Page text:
French Interior Minister Christophe Castaner announced last week that France would stop the use of chokeholds after 1,500 people sent in complaints regarding police brutality.
“It will no longer be taught in police and gendarmerie schools. It is a method that has its dangers,” Castaner said in a press conference according to France24.
Ten of thousands of demonstrators took to the streets in France following the death of George Floyd, who died in U.S. police custody May 25. French demonstrators protested police brutality amongst French police officers, and looked to the death of 24-year-old Adama Traoré, a black man of Malian origin who died in French police custody in 2016.
Medical reports completed by Traoré’s family show he was suffocated after being held down on the ground for too long. Police officials have rejected this claim saying he had a pre-existing condition that led to his death. The case is still under investigation, according to The Guardian.
In a letter to the police unions, Castaner said that the chokehold would no longer be taught or used by officers when attempting to make arrests.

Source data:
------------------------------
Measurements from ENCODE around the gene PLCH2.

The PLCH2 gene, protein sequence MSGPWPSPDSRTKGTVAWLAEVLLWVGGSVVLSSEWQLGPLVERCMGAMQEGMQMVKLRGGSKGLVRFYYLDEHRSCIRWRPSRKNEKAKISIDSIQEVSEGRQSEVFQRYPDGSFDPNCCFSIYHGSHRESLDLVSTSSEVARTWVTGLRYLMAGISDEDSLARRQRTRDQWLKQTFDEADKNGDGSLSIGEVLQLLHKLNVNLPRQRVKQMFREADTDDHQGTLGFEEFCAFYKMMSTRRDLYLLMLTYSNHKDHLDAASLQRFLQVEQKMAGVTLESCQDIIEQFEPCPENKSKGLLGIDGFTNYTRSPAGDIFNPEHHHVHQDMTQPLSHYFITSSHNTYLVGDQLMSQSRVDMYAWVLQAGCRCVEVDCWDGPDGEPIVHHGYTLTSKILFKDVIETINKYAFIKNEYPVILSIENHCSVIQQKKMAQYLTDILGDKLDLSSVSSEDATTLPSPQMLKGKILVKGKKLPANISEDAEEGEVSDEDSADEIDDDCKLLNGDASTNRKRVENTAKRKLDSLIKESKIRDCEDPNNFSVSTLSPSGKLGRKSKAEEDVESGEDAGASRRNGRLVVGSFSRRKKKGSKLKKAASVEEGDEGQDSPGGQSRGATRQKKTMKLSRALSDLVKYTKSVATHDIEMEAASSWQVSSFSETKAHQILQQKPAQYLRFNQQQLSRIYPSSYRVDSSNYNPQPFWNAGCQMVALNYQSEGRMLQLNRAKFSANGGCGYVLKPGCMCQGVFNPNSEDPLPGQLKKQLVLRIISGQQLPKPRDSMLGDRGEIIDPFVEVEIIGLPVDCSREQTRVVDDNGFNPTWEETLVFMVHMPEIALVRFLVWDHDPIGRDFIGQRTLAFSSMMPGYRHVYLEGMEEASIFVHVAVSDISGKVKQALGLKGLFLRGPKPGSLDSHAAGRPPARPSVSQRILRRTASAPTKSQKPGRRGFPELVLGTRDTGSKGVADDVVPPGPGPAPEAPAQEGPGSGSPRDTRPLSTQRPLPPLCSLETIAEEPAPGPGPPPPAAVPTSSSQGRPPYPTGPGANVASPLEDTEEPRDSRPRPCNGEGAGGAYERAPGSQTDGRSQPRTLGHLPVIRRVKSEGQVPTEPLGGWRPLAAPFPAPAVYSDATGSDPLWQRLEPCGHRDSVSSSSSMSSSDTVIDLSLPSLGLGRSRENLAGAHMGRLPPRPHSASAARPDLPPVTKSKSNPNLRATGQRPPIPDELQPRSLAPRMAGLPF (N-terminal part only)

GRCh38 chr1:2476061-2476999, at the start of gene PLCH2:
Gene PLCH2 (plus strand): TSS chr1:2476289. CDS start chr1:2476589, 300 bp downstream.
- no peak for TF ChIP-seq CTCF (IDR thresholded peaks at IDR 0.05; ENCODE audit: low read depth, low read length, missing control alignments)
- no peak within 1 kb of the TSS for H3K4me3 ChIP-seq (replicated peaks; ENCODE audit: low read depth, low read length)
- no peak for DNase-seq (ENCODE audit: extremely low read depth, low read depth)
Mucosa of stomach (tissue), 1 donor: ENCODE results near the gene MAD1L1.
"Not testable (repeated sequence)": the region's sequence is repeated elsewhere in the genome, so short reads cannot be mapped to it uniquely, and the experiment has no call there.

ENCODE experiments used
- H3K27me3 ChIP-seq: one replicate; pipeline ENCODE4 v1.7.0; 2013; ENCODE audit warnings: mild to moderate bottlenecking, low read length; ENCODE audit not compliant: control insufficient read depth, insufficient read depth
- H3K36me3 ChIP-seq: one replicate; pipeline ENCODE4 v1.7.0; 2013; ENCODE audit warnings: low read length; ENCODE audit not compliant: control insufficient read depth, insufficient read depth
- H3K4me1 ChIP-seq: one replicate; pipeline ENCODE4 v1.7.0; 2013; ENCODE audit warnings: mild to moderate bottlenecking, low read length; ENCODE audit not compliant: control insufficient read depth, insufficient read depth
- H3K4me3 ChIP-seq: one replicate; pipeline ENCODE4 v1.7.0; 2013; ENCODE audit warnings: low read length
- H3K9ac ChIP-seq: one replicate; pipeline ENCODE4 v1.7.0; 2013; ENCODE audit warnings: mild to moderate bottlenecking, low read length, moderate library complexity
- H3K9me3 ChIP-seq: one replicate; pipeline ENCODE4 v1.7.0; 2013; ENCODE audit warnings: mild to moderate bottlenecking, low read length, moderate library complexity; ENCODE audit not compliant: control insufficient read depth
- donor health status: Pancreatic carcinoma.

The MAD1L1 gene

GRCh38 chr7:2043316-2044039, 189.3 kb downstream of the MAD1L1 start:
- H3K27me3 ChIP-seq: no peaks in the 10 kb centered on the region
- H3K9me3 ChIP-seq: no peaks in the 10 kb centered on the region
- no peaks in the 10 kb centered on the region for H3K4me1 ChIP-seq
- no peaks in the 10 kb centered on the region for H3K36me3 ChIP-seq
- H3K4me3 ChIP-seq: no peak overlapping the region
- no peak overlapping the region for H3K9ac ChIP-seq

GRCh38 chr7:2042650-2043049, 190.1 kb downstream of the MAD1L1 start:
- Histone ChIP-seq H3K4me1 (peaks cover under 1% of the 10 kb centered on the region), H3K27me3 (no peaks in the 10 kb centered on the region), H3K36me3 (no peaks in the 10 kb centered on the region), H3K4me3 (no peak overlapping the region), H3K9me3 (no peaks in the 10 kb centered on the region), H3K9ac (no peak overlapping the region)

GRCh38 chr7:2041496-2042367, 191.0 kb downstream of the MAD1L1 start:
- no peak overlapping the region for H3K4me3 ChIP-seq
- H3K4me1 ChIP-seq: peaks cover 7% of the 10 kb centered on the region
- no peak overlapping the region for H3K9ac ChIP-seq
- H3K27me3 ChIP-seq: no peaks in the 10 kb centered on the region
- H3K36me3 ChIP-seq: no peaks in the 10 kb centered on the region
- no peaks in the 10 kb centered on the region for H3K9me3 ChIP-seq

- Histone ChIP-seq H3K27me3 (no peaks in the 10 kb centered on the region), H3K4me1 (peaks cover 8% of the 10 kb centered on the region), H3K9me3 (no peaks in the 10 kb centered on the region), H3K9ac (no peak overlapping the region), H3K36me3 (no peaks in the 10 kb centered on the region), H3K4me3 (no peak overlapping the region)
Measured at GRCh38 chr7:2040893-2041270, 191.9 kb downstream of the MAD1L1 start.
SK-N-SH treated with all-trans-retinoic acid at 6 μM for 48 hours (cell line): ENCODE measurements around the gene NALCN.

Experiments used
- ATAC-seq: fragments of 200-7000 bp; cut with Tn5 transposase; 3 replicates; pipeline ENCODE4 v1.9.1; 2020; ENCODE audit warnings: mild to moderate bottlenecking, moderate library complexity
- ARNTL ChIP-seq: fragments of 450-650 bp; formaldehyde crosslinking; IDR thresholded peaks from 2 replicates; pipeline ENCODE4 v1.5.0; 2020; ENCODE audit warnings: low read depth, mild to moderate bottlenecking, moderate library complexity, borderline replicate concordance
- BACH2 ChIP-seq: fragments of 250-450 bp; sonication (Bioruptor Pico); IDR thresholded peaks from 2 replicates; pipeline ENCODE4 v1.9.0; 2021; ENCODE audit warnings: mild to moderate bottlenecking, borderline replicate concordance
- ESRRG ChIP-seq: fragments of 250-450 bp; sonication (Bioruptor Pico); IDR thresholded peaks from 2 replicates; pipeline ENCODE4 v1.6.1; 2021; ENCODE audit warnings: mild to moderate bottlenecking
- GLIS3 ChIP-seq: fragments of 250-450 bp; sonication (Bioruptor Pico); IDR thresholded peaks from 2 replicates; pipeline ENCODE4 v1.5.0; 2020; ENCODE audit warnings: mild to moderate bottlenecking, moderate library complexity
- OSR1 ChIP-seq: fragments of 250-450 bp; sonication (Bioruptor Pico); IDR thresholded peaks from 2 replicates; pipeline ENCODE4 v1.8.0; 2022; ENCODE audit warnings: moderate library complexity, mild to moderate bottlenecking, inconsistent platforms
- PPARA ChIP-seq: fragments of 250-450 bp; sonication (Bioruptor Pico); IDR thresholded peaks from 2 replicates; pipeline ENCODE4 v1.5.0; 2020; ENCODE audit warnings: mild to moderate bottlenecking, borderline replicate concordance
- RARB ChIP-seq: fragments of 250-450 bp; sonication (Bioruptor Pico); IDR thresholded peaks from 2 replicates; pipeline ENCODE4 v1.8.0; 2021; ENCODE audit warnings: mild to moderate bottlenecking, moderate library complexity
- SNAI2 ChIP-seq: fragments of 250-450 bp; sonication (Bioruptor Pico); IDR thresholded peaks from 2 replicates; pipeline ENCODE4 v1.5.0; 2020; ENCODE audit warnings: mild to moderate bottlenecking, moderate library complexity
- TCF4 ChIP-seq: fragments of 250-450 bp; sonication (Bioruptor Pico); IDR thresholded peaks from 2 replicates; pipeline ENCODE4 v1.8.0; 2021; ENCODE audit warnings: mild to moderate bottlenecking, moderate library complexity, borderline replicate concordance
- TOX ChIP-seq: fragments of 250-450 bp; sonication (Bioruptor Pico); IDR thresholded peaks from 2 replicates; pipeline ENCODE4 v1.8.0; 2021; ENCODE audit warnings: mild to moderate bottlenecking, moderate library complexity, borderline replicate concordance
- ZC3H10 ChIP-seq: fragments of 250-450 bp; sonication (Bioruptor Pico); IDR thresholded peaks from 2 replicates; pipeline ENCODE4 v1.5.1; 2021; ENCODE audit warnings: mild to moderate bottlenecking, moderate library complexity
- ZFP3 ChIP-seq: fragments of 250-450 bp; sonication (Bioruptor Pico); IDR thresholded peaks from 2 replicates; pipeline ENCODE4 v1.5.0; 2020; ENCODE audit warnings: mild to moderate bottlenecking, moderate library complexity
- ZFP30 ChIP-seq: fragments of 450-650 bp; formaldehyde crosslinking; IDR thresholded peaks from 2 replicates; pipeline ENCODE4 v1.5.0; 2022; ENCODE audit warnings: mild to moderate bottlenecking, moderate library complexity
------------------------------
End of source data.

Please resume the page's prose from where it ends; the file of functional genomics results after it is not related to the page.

French police officers responded to the ban by counter-protesting the order for five days, saying it put their lives in danger.
National police chief Jean-Marc Falcone reportedly sent a letter to his staff saying that chokeholds will no longer be taught during training, but they can continue to be used “with discernment” until other alternatives are found.
Government officials are also pushing for more body cams to be used in order to identify and combat racist tendencies, and stun guns will be tested for wider use by French police officers.
Stun guns, already commonly used in the United States and frequently at the center of debate when it comes to excessive police force, are becoming more popular in Europe.
According to a report by France24, France saw 1,400 stun gun releases in 2017, and by 2019 the country had increased that figure by almost a 1000 new cases, with over 2,300 releases.
There are 15,000 stun guns in use in France, which has a total police force of 240,000 officers, according to reporting by France24. In the U.S., more than three quarters off all police officers to carry stun guns as a standard-issue part of their uniform.
The Associated Press contributed to this report.